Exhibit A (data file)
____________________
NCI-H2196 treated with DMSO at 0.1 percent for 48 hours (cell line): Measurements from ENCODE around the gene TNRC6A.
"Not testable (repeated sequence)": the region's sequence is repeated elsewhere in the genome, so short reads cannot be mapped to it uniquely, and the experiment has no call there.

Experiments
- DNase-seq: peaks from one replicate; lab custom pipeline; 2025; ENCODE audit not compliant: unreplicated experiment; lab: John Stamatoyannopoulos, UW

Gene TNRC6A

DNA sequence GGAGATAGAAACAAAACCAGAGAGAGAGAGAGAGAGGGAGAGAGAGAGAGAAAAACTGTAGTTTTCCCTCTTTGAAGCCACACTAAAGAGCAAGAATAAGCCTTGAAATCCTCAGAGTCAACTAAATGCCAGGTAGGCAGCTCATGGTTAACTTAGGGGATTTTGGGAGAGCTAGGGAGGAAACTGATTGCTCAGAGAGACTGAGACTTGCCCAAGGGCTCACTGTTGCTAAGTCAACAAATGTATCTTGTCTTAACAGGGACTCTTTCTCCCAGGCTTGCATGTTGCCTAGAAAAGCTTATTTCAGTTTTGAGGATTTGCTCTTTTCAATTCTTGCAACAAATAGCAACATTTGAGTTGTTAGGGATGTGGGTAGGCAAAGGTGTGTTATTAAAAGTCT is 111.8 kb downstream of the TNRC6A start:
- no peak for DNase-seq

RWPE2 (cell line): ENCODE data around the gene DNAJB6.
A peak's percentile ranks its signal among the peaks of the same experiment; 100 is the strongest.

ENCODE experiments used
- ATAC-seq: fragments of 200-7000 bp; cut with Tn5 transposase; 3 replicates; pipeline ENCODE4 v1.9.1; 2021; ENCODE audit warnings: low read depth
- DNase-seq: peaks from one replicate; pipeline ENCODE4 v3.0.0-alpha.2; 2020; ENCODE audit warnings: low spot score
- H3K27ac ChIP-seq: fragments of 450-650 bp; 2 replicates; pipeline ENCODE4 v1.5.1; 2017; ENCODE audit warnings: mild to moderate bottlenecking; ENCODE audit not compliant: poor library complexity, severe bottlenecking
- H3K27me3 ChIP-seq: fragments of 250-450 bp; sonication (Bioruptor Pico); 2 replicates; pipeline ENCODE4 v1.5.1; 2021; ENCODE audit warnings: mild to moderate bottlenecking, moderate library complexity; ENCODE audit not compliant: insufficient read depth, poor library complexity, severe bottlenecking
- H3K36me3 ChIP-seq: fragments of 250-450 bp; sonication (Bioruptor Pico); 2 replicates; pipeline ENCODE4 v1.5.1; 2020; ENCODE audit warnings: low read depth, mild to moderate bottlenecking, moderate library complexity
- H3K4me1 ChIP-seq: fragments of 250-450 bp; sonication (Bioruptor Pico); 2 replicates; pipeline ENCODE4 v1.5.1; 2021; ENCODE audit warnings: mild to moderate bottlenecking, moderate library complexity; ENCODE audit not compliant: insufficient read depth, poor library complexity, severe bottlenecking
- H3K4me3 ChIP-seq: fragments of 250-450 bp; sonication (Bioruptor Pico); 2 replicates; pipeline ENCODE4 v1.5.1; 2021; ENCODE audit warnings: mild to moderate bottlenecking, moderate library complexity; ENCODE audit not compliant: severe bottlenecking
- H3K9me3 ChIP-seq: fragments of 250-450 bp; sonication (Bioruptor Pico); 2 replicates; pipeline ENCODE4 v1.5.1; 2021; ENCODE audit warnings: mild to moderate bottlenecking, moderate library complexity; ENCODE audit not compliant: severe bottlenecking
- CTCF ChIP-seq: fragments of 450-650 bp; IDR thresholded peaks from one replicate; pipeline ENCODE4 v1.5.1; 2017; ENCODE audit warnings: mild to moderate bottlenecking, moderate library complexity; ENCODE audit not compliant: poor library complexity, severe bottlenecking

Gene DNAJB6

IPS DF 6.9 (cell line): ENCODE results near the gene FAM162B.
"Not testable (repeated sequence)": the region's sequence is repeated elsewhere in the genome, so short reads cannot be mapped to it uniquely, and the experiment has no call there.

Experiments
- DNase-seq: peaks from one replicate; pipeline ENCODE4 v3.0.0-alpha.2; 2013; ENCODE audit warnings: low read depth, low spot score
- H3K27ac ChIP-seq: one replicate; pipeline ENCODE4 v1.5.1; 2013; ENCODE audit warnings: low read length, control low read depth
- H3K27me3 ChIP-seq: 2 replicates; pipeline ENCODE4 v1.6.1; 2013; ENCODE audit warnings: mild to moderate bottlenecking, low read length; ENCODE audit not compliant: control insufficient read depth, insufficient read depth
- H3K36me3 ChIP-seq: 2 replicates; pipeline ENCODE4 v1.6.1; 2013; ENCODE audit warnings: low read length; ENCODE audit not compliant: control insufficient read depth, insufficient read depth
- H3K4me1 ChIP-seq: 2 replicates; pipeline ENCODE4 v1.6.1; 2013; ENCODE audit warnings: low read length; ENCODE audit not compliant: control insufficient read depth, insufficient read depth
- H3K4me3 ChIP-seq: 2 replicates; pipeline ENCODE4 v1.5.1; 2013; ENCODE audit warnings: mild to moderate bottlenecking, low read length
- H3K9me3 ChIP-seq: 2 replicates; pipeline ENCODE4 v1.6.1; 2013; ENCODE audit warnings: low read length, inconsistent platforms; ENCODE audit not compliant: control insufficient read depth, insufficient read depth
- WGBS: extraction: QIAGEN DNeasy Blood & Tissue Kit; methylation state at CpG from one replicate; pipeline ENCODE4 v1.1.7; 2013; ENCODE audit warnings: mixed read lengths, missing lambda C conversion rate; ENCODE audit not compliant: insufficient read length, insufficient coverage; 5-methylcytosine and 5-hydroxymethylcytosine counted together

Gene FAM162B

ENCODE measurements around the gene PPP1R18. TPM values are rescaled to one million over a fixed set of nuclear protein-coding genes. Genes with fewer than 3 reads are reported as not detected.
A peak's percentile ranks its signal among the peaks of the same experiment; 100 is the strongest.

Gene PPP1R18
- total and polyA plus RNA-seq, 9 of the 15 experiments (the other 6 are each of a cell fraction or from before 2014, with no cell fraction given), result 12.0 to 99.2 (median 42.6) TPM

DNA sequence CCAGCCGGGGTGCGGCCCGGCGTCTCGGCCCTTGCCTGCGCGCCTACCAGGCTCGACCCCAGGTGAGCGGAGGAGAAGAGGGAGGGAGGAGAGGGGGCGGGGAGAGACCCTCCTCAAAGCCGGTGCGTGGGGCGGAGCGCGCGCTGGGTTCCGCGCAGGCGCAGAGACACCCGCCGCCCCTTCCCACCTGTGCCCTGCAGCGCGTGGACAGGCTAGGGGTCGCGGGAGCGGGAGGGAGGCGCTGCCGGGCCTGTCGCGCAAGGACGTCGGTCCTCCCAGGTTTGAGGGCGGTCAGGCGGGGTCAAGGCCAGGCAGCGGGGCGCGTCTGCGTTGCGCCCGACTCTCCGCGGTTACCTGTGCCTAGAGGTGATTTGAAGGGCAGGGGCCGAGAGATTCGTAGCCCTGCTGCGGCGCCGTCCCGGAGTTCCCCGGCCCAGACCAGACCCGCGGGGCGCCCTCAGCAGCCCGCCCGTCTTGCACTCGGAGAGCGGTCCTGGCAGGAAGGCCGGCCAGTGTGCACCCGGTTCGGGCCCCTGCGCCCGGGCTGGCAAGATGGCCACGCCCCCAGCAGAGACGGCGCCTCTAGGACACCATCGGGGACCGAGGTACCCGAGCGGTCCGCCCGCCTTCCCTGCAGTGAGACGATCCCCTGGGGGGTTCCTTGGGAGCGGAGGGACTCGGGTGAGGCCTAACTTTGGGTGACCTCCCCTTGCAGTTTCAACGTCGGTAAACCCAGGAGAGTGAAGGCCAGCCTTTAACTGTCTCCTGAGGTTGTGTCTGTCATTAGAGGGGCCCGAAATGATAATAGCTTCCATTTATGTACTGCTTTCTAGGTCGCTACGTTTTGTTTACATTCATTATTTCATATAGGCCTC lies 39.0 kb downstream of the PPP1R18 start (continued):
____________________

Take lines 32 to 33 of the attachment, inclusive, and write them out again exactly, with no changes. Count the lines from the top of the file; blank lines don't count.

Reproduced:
Gene FAM162B

ENCODE measurements around the gene PPP1R18. TPM values are rescaled to one million over a fixed set of nuclear protein-coding genes. Genes with fewer than 3 reads are reported as not detected.